Bangladesh will be in Bruno Suzuki’s memory for a long time as he scored his first ever quadruple during his current club Terengganu FC’s opening game in the Sheikh Kamal International Club Cup against I-League champion Chennai City Tuesday at MA Aziz Stadium in Chittagong
Bruno Suzuki was born near the Amazon forest in Brazil before moving to Japan with his family at the age of six.
He now holds Japanese citizenship too but has always been a fan of Jogo Bonito, even when Brazil play against Japan.
From Ronaldo in his childhood days to Neymar and Philippe Coutinho now, Bruno’s favorite footballers have always been Brazilian.
The Japanese, who is currently playing in Malaysia, is still eagerly waiting to go back to Brazil one day.
Bangladesh will also be in Bruno’s memory for a long time as he scored his first ever quadruple during his current club Terengganu FC’s opening game in the Sheikh Kamal International Club Cup against I-League champion Chennai City Tuesday at MA Aziz Stadium in Chittagong.
Bangladesh will remember two footballers for their individual skills for many years – one is Haitian forward Sony Norde and the other is English midfielder Lee Andrew Tuck.https://t.co/2r5Wl4u3nD#FOOTBALL #BANGLADESH #BFF #BANGLADESHFOOTBALL #TUCK #LEE #ANDREW #LEETUCK #CLUBCUP— Dhaka Tribune Sports (@Sport_DT) October 18, 2019
Before facing one of the tournament favorites Sree Gokulam Kerala FC Thursday, Bruno gave a freewheeling interview to journalists where he shared a bit of his football journey that kicked off soon after his family moved to Japan.
“I started football when I was seven years old and began playing professional football in Japan at the age of 19. I signed a four-year contract with Niigata but they sent me to Singapore on loan because I was still holding a Brazilian passport and it was difficult to play at young age with too many Brazilians and foreigners playing in Japan. I could choose a Japanese passport also and I did it because it offered me more playing opportunity in local league,” said Bruno to the media.
Bruno however, moved to Singapore after his contract ended with the parent club.
He moved back to J2 league again after spending three years in Singapore at three different clubs.
He started his new journey in Malaysia, signing for Negeri Sembilan in 2017 and scoring 11 goals in his debut season.
Bruno Suzuki netted a brilliant quadruple as Malaysian outfit Terengganu handed I-League champion Chennai City a thrashing 5-3 loss in their opening Group B match of the Sheikh Kamal International Club Cup at MA Aziz Stadium in the port city Tuesday.https://t.co/khaKdZa9OY#BFF— Dhaka Tribune Sports (@Sport_DT) October 22, 2019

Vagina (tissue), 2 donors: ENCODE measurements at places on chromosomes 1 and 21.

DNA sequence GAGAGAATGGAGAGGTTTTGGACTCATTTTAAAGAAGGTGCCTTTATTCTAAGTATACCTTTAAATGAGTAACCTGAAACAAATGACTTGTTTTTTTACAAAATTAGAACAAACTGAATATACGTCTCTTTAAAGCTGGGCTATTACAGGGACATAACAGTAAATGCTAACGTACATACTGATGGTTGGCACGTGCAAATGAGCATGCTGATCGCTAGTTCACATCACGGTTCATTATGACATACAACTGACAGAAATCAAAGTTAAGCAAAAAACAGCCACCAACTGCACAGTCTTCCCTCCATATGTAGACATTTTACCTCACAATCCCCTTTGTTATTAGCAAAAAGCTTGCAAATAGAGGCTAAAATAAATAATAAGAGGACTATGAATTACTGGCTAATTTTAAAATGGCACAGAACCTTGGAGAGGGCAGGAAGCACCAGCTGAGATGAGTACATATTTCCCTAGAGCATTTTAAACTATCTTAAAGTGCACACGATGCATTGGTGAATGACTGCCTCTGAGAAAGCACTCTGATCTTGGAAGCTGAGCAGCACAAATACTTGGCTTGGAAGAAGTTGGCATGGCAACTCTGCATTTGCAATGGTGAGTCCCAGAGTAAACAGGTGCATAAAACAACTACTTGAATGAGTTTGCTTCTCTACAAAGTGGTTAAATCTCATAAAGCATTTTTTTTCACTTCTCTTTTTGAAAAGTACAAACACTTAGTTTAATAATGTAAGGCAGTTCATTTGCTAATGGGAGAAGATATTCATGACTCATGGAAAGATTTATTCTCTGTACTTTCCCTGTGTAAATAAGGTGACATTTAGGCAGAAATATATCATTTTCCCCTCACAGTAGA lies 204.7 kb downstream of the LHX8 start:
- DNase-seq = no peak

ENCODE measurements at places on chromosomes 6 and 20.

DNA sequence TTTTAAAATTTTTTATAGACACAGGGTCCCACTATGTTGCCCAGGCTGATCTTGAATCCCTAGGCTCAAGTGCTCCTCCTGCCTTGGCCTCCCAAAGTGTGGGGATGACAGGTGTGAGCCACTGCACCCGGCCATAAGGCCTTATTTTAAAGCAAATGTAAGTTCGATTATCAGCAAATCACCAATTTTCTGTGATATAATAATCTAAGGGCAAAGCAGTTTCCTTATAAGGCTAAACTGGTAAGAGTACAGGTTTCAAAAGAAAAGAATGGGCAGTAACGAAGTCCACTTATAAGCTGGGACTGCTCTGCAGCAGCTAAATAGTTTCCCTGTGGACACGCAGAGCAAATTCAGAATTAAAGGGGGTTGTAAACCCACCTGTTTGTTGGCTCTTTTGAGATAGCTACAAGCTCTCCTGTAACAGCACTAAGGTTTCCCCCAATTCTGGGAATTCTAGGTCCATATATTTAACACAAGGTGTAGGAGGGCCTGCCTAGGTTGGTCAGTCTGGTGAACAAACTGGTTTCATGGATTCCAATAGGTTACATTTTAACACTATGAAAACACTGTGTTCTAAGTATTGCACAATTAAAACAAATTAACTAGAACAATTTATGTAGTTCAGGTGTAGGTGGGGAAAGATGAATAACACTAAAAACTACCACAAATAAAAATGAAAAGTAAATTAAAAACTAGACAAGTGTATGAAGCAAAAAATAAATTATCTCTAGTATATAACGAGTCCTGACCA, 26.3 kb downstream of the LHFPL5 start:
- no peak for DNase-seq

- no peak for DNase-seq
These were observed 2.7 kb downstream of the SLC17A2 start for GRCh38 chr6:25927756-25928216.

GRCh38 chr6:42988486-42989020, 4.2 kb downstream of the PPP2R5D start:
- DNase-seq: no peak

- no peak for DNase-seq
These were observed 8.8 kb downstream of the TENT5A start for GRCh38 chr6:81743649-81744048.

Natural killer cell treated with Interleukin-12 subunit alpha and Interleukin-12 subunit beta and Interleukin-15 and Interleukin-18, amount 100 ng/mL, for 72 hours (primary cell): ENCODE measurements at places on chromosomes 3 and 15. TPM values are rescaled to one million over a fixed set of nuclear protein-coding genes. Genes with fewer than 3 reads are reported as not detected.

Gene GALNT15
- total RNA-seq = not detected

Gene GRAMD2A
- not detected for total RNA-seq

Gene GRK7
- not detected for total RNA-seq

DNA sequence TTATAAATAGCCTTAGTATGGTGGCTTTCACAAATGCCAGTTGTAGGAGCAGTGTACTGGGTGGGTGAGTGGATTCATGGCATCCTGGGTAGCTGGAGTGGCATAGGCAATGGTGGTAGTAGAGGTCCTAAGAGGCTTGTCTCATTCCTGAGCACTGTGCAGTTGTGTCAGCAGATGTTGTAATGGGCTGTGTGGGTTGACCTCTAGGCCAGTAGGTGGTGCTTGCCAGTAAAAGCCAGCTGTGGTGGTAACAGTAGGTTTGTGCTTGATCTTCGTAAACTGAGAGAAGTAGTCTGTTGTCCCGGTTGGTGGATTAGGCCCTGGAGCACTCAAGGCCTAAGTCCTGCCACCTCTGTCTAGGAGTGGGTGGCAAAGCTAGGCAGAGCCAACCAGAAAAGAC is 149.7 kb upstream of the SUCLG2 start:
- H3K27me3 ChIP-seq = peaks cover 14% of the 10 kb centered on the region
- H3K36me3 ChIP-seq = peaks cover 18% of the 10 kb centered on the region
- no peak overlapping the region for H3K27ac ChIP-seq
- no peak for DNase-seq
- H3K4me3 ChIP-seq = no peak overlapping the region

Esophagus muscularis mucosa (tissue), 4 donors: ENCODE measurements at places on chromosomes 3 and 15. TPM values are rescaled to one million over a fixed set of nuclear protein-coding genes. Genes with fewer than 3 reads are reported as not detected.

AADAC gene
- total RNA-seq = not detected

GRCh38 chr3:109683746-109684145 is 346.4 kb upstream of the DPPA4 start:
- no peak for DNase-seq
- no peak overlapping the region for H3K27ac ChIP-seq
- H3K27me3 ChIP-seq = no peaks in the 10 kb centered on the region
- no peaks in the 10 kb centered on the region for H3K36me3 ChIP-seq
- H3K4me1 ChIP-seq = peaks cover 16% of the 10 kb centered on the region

During the same year, English midfielder Lee Andrew Tuck joined the same club after shining for a year with Abahani Limited in the Bangladesh Premier League.
Sembilan’s rival, Terengganu signed him the following year and it has been a rollercoaster ride at the new club who run two sides simultaneously with the main team competing in the Super League and the second side participating in the Premier League.
Bruno is representing the first team in the ongoing tournament and after being reunited with Tuck, the former admitted to enjoy the partnership and it was clearly evident in the port city Tuesday.
Sitting at the hotel lobby, Bruno pointed out a tattoo on his neck where it is written “believe”, which he scribed this year and since then, his finishing has gotten even better.
“I did this for my self-belief. I put this so that I can play more football, score more. I believe in myself,” said Bruno.
The third edition of the Sheikh Kamal International Club Cup is all set to kick off in Chittagong Saturday with eight participating clubs from five different countries.https://t.co/8BVowmyJTd#FOOTBALL #BANGLADESHFOOTBALL #BANGLADESH #BFF #SHEIKHKAMAL #SHEIKH #KAMAL #CLUBCUP— Dhaka Tribune Sports (@Sport_DT) October 18, 2019
The discussion turned back to Brazil once again.
Bruno explained why his family moved to Japan.
“My father is a Brazilian and mother is a Japanese. My mother’s family was going back to Japan from Brazil but we stayed in Brazil (Belem, Castanha). My parents planned to visit Japan for three years but later we never returned to Brazil because they found the new place (near Osaka) more comfortable,” said the 29-year old striker.
“I think I would be a better footballer if I had grown up in Brazil because when I was small I just watched everyone playing football. My life would have been totally different.
“Even though I was a kid, I still remember life in Brazil. More party, more fun. In Japan, it’s more work, work, work. My father often visits Brazil but last time I went to Brazil, I was 14. I want to go back to Brazil one day,” he concluded.